Τμήμα Γεωλογίας (ΔΔ)Χατζησολωμού, Αικατερίνη; Παπαθεοδώρου, Γεώργιος; Παπαθεοδώρου, Γεώργιος; Λαμπράκης, Νικόλαος; Παπαστεργιάδου, Ευανθία; Γεραγά, Μαρία; Φερεντίνος, Γεώργιος; Ζαχαρίας, Ιερόθεος; Καμπάνης, Νικόλαος; Hadjisolomou, EkateriniAquatic pollution is one of the most serious environmental issues that the human kind has to deal, especially the last decades. Therefore, the aquatic environments are suffering a great environmental pressure as well. Since the lakes are having about the 90% of the Earth’s liquid freshwater, their proper management is a crucial task in order to maintain their good water quality. Eutrophication is one of the major problems that are observed in the limnetic environments. The eutrophic water is related with a series of environmental problems like anoxia, the existence of harmful cyanotoxins etc. Therefore, this study is focused on the assessment of the environmental parameters that are related with the phenomenon of the eutrophication. The mathematical models are capable to contribute positively to the restoration of the good water quality status of a limnetic environment. The mathematical models can act as a mean to describe several environmental processes with the use of mathematical relationships. Several types of mathematical models have been applied into the area of environmental sciences, including the artificial neural networks. During the last decades the artificial neural networks have been applied successfully into the field of limnology. It has been documented that the artificial neural networks are superior to other modelling techniques (e.g. multiple linear regression model). This is attributed to the fact that the artificial neural networks can simulate with good correlation the complex non-linear relationships that are describing the environmental processes. Therefore, several categories of artificial neural networks are applied in this study. The artificial neural networks can be divided into two main categories, those with supervised learning and those with non-supervised learning. In Application 1 and Application 2 supervised artificial neural networks are developed aiming to predict the chlorophyll parameter. Afterwards several sensitivity analysis (one way-sensitivity analysis) algorithms are applied in order to evaluate the environmental parameters with the biggest impact on the artificial neural network, which managed to simulate well (produced small error) the chlorophyll parameter. The synergistic effect of the parameters (two-way sensitivity analysis) is calculated with the use of the “PaD2” algorithm. In Application 3 a self-organizing map (SOM), which is a non-supervised artificial neural network, is presented. Based on that SOM neural network it is possible the limnological data to be clustered and at the same time the interactions among the environmental parameters to be examined. Furthermore, the statistical methods of Principal Components Analysis and Cluster Analysis are applied and their results are compared with the results produced by the SOM. The results of the Principal Components Analysis and Cluster Analysis methods are with agreement with those produced by the SOM, although the SOM is a superior modelling method because of its advanced visualization abilities to assess the parameters interactions.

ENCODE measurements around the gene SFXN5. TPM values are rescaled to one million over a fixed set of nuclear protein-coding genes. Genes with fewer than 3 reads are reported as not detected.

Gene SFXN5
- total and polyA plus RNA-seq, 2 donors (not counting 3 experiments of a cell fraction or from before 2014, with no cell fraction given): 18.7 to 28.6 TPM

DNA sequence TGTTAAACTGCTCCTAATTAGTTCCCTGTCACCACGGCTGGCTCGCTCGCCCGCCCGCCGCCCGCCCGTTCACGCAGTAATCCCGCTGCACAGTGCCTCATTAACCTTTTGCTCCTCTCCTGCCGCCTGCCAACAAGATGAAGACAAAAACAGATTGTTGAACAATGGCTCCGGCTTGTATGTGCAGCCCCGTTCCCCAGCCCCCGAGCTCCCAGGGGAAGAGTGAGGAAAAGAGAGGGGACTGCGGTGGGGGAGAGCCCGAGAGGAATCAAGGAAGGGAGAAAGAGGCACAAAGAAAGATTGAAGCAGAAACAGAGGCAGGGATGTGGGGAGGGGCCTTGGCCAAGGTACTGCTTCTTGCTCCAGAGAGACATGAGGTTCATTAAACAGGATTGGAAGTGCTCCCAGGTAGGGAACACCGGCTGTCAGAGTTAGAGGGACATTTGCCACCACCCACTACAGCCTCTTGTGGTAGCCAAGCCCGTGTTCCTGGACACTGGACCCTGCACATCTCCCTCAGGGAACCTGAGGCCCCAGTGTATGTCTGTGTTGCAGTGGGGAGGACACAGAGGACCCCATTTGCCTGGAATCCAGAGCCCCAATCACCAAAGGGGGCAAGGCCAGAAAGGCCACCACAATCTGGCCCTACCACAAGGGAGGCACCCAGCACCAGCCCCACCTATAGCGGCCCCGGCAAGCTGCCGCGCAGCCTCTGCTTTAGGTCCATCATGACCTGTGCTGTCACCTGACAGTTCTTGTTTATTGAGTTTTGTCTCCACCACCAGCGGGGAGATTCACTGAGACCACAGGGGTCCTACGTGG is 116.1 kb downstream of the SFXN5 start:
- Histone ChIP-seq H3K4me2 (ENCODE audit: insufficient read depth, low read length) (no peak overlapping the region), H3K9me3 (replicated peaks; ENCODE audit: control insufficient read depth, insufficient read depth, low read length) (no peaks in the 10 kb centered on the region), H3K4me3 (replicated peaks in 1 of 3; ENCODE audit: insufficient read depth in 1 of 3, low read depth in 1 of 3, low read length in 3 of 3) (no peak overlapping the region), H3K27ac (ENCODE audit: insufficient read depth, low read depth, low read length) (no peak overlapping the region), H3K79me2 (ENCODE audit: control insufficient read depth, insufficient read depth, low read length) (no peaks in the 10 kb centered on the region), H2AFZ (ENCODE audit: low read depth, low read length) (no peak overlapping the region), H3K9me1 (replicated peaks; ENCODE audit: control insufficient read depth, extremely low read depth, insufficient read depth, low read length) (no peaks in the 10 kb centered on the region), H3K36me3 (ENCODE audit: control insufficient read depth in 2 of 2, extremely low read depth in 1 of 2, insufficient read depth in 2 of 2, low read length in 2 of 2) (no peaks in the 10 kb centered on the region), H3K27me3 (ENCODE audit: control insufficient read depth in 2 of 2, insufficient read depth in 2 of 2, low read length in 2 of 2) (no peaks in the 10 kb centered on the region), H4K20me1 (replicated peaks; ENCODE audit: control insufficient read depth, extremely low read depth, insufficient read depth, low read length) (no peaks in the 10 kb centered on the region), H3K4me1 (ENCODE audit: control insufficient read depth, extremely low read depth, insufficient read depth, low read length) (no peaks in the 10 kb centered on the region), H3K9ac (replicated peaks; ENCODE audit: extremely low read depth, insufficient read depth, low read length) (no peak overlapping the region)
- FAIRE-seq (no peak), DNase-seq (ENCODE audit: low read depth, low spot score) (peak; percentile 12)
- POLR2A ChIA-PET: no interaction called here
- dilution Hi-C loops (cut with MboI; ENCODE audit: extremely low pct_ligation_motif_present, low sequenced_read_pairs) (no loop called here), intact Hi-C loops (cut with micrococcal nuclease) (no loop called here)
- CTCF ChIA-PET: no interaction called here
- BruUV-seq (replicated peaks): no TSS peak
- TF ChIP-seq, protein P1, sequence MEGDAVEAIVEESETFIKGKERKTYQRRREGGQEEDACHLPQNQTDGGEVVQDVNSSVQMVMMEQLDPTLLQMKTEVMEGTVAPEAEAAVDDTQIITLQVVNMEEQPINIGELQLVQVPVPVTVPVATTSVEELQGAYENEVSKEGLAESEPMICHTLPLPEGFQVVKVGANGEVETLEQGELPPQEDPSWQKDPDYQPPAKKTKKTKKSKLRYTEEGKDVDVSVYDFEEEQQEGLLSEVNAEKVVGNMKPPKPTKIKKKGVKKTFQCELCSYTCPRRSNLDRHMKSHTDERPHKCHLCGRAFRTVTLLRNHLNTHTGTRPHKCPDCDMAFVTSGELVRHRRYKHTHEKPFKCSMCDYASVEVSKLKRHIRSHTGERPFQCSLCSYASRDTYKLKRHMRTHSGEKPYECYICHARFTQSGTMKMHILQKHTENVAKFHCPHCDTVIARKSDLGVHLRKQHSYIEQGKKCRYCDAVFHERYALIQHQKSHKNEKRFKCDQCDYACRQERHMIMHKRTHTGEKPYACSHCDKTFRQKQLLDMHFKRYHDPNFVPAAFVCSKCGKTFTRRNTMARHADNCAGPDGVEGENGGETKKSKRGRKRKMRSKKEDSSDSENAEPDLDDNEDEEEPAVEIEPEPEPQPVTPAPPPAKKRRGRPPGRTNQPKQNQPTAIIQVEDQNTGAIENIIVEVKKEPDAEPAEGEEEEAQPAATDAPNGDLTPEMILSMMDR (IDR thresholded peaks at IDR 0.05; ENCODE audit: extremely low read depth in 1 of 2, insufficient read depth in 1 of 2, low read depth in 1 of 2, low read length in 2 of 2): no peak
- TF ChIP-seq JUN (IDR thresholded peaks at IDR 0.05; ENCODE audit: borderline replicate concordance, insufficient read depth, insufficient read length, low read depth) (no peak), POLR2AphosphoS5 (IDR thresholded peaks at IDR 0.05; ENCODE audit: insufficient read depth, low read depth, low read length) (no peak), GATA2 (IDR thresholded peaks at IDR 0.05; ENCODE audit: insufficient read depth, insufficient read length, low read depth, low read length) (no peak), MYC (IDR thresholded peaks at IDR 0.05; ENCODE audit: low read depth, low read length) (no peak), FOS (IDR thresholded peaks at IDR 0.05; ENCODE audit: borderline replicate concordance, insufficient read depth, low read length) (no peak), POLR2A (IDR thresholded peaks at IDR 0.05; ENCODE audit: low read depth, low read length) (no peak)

- ItemOpen AccessNanocomposites based on halloysite as carriers for anticancer drugs : experimental data and molecular simulations